Loading Files and Data from Absolute and Relative Path in Python


I have the following project structure in a Python project:

> nn-project  
>  - src
>    - models
>      - bird-model
>        - env.py
>        - train_model.py

I have in my .env file, the following:


In my env.py, I do the following:

project_root = os.environ.get('PROJECT_ROOT')
if not project_root:
    raise ValueError("PROJECT_ROOT environment variable is not set.")
absolute_path = os.path.abspath(project_root)
data_dir = Path(os.path.join(absolute_path, 'data/raw/boston_housing_price/'))
models_dir = Path(os.path.join(absolute_path, 'models/boston_housing_price/'))
print('***************** LOAD ENVIRONMENT ********************+')
print("Project Root DIR", project_root)
print("Project Root DIR abs", absolute_path)
print("Project Data DIR", data_dir)
print("Models Dump DIR", models_dir)
print('***************** LOAD ENVIRONMENT ********************+')

I get to see the following printed:

***************** LOAD ENVIRONMENT ********************+
Project Root DIR ../nn-project/
Project Root DIR abs /home/user/Projects/Private/ml-projects/nn-project/nn-project
Project Data DIR /home/user/Projects/Private/ml-projects/nn-project/nn-project/data/raw/boston_housing_price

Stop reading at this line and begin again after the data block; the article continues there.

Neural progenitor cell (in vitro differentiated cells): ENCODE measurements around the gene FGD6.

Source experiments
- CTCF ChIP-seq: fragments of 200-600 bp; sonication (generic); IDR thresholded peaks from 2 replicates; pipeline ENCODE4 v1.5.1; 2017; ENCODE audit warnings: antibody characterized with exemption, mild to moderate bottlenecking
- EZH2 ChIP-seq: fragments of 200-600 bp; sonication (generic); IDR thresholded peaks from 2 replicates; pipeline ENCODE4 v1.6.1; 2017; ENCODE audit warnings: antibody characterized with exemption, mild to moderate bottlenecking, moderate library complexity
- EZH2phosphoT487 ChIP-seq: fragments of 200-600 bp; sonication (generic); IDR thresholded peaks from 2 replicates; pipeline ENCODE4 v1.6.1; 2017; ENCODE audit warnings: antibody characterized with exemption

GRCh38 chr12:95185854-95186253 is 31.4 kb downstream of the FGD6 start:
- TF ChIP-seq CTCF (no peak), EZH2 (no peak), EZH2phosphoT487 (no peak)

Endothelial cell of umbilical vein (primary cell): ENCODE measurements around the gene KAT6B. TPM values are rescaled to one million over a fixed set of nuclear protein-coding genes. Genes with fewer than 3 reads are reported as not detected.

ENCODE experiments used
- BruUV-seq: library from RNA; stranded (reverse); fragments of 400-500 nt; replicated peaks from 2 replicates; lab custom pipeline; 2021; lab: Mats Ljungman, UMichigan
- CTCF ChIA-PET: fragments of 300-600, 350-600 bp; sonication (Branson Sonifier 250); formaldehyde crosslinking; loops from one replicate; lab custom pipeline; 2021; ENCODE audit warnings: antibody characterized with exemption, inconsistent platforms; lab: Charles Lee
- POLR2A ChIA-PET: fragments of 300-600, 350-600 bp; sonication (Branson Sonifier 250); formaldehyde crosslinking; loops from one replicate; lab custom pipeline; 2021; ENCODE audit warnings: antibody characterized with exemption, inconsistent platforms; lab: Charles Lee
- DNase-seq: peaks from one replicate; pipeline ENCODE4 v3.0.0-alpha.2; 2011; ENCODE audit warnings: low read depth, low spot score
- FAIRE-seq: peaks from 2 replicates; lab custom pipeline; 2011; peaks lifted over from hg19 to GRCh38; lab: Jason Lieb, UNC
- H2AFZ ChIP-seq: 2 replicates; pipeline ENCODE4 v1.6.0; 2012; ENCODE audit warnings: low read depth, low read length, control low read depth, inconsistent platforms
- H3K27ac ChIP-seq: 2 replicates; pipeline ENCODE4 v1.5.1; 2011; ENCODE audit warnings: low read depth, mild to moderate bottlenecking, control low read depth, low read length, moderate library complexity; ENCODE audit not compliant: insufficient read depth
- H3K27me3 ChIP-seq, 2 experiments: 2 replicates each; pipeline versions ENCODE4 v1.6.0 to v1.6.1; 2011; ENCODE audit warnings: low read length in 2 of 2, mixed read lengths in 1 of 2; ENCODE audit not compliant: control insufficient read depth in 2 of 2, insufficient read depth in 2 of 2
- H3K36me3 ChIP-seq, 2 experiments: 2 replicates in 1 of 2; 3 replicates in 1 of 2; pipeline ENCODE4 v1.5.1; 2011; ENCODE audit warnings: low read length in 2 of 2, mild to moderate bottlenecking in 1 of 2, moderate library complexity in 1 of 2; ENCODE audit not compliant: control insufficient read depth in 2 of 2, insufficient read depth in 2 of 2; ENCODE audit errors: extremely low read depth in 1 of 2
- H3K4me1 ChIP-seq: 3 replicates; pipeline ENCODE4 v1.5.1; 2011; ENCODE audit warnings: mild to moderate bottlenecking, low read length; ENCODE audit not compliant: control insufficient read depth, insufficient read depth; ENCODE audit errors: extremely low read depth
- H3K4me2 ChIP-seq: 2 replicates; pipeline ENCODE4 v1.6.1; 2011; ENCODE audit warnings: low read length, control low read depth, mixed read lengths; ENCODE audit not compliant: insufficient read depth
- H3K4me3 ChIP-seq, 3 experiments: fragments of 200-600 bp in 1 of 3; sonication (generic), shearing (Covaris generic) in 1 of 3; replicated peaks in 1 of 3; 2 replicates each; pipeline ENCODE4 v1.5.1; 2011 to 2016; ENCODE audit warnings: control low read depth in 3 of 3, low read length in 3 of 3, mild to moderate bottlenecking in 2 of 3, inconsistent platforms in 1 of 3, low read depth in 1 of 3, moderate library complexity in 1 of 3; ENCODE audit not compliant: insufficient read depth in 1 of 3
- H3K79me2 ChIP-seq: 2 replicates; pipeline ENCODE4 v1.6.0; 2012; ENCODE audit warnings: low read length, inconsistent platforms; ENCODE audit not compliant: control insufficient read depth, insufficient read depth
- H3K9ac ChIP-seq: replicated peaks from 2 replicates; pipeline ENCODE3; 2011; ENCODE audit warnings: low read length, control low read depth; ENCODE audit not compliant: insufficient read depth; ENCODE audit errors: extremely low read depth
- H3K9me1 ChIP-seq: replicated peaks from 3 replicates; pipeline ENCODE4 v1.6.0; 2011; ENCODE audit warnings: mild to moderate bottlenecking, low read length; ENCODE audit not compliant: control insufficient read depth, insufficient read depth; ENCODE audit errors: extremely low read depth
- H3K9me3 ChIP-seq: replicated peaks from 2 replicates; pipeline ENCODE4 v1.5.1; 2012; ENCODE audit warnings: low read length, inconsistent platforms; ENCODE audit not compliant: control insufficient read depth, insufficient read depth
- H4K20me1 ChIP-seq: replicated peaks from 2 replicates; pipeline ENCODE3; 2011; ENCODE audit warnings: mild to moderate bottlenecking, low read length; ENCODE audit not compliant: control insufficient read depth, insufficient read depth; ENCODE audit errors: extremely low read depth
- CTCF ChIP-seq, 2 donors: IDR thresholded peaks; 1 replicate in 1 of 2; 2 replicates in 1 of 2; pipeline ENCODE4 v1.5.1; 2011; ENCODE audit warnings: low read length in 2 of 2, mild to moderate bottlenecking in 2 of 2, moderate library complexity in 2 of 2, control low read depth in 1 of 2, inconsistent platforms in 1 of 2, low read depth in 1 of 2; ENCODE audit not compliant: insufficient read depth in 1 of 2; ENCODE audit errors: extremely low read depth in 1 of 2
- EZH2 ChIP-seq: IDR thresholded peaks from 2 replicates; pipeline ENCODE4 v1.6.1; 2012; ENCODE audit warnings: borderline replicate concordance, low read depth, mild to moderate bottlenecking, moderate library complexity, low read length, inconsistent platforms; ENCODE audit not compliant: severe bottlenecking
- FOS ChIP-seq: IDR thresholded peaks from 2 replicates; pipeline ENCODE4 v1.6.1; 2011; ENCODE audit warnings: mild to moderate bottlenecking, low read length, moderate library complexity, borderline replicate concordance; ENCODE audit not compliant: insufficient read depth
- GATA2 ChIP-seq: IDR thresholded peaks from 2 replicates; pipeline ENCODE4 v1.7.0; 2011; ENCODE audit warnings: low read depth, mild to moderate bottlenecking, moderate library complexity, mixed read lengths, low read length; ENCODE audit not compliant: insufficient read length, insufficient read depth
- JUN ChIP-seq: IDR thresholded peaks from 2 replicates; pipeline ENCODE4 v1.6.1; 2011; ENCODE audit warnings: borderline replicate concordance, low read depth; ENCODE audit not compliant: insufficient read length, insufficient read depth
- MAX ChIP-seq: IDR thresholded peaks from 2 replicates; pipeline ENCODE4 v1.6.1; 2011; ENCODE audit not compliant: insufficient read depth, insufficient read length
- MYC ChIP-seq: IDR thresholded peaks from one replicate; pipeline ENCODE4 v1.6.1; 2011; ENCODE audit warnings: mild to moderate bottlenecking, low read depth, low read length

Models Dump DIR /home/user/Projects/Private/ml-projects/nn-project/nn-project/models/boston_housing_price
***************** LOAD ENVIRONMENT ********************+

I’m intrigued by the nn-project being printed twice. Why is that? What am I missing?

I’m doing the following in my env.py:

from dotenv import find_dotenv
from dotenv import load_dotenv

env_file = find_dotenv(".env")
Asked By: joesan



I like to use the pattern where I anchor to a given file with known path using __file__ and then walk to where I know the target file is located.

# src/models/bird_model/env.py
from pathlib import Path

def find_dotenv():
    this_file = Path(__file__)
    return this_file.parent.parent.parent.parent.joinpath('.env').resolve()

if __name__ == '__main__':

This works regardless of where the current working directory is when you execute the script.

You can also use double dots in the path to walk up the tree, in which case it helps to call .resolve() to get the clean path. Actually it is usually a good idea to use resolve any time __file__ is involved in general.


__file__ is a special variable which maps to the path of the file it resides in.

Answered By: DeusXMachina